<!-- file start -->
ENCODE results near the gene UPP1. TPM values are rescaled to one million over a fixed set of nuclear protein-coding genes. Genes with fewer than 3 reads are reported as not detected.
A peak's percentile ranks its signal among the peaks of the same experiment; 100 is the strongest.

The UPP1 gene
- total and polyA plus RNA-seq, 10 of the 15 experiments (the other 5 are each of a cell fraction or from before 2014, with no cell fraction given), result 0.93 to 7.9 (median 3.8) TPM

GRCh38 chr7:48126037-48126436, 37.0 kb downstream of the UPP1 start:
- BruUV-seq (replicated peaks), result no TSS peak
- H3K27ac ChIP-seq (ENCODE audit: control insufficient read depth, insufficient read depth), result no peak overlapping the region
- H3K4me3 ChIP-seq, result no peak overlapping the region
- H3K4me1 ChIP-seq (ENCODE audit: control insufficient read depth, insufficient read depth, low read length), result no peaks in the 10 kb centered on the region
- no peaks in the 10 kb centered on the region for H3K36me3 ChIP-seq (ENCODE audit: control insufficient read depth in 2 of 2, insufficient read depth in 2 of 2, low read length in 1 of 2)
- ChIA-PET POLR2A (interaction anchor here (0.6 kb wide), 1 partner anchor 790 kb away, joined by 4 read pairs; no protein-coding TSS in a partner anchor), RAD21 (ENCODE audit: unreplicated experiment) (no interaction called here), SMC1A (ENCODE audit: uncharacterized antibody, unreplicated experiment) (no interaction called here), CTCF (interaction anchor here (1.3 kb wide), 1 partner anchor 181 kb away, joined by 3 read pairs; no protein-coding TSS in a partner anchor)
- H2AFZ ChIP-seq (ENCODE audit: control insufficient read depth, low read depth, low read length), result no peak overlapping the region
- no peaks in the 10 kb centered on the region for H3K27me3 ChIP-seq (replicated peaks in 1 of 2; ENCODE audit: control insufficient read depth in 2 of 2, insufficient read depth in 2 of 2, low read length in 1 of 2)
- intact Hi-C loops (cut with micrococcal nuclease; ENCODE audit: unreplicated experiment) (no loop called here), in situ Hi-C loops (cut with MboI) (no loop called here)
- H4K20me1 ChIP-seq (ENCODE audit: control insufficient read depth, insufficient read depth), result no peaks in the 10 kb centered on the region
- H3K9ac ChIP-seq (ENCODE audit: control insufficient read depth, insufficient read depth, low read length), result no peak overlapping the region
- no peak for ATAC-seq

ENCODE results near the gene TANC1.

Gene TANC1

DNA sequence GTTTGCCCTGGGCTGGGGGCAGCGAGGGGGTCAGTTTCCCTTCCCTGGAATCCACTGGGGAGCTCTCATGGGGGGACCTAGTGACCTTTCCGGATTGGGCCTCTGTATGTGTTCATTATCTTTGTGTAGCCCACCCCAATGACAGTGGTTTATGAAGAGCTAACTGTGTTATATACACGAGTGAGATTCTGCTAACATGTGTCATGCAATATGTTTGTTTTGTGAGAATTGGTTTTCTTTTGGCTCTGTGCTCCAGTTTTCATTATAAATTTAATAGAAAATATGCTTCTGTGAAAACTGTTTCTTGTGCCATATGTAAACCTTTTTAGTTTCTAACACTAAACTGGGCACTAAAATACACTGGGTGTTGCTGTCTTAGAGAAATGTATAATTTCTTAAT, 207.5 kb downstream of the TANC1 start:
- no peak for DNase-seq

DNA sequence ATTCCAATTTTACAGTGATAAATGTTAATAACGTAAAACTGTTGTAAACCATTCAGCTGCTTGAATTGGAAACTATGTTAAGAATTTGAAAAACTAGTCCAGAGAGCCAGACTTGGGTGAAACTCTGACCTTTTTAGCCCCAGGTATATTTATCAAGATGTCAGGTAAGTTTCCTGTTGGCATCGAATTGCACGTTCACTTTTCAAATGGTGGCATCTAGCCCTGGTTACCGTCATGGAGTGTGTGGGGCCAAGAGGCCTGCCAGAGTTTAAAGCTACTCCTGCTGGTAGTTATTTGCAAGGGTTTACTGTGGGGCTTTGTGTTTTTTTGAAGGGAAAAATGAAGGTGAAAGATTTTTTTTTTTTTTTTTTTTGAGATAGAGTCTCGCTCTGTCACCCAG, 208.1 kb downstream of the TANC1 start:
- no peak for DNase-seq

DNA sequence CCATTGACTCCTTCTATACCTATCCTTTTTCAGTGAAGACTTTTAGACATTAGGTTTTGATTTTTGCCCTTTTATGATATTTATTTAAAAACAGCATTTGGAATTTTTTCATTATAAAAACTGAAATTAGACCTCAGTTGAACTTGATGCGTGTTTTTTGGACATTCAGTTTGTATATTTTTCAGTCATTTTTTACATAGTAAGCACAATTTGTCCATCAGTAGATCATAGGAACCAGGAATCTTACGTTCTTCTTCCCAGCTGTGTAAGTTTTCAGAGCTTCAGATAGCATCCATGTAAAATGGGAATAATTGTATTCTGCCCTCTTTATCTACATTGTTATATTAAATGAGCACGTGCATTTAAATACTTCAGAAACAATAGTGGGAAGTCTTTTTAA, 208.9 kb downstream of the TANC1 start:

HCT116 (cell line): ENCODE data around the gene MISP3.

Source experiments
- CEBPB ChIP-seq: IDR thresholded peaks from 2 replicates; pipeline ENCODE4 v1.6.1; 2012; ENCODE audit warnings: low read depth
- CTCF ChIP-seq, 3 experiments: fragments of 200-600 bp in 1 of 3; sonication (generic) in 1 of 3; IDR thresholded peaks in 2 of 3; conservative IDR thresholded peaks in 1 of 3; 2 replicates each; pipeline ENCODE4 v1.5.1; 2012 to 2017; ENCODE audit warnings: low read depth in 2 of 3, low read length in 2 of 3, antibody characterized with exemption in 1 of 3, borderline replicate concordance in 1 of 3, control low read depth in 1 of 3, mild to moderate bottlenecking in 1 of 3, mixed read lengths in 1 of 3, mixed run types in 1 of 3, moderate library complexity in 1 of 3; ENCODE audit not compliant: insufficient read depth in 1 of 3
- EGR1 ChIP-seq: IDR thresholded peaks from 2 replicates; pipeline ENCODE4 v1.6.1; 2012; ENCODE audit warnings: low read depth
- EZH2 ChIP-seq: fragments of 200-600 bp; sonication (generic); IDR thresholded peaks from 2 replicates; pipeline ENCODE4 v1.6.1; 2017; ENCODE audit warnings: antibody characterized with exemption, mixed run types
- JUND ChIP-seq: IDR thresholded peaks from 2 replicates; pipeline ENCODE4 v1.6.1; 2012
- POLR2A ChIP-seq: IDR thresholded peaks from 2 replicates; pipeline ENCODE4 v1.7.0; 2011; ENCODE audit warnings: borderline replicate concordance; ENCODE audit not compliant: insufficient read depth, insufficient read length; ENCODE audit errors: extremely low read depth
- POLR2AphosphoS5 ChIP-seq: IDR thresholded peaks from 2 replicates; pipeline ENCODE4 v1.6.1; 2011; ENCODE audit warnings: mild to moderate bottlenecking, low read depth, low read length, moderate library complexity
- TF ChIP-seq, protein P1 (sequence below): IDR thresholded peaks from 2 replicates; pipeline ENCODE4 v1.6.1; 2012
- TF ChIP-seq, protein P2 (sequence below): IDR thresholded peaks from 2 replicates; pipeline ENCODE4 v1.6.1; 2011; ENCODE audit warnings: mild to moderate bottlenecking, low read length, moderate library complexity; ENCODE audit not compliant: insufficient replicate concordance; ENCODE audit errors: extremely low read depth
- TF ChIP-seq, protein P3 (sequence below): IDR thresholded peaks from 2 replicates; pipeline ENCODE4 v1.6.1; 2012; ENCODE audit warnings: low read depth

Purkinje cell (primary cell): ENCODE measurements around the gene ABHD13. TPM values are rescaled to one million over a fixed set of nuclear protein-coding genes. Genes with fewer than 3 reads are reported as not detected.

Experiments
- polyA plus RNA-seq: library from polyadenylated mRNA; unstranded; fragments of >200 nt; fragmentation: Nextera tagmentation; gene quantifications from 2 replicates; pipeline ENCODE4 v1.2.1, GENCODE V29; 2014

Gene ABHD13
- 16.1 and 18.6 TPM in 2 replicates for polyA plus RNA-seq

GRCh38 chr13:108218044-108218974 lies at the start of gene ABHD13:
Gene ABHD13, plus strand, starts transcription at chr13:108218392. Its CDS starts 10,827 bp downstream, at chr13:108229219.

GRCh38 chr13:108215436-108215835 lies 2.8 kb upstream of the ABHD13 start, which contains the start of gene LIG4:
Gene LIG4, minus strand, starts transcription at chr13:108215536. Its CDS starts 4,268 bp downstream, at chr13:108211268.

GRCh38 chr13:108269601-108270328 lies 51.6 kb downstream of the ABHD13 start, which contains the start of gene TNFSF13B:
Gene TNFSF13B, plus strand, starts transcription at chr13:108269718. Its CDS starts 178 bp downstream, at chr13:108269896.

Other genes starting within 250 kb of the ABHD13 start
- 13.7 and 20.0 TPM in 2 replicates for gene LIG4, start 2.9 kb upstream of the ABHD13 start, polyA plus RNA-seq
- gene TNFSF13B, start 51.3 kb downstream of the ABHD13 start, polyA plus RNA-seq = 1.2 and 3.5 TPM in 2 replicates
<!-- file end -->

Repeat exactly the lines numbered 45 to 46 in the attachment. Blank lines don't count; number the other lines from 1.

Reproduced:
Gene LIG4, minus strand, starts transcription at chr13:108215536. Its CDS starts 4,268 bp downstream, at chr13:108211268.

GRCh38 chr13:108269601-108270328 lies 51.6 kb downstream of the ABHD13 start, which contains the start of gene TNFSF13B: